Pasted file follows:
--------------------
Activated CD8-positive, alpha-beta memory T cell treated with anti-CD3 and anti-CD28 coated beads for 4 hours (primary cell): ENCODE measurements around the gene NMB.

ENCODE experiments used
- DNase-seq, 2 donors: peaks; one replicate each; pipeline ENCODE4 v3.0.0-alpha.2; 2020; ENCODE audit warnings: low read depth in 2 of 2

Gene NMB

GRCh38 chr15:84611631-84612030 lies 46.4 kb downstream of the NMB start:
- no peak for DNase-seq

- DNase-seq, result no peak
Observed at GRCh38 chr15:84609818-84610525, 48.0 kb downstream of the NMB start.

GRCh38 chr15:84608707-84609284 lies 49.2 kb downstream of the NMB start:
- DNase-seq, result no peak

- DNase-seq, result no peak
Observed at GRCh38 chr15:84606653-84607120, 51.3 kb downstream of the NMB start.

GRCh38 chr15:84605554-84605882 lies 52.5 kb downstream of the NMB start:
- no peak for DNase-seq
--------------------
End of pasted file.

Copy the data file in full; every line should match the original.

Activated CD8-positive, alpha-beta memory T cell treated with anti-CD3 and anti-CD28 coated beads for 4 hours (primary cell): ENCODE measurements around the gene NMB.

ENCODE experiments used
- DNase-seq, 2 donors: peaks; one replicate each; pipeline ENCODE4 v3.0.0-alpha.2; 2020; ENCODE audit warnings: low read depth in 2 of 2

Gene NMB

GRCh38 chr15:84611631-84612030 lies 46.4 kb downstream of the NMB start:
- no peak for DNase-seq

- DNase-seq, result no peak
Observed at GRCh38 chr15:84609818-84610525, 48.0 kb downstream of the NMB start.

GRCh38 chr15:84608707-84609284 lies 49.2 kb downstream of the NMB start:
- DNase-seq, result no peak

- DNase-seq, result no peak
Observed at GRCh38 chr15:84606653-84607120, 51.3 kb downstream of the NMB start.

GRCh38 chr15:84605554-84605882 lies 52.5 kb downstream of the NMB start:
- no peak for DNase-seq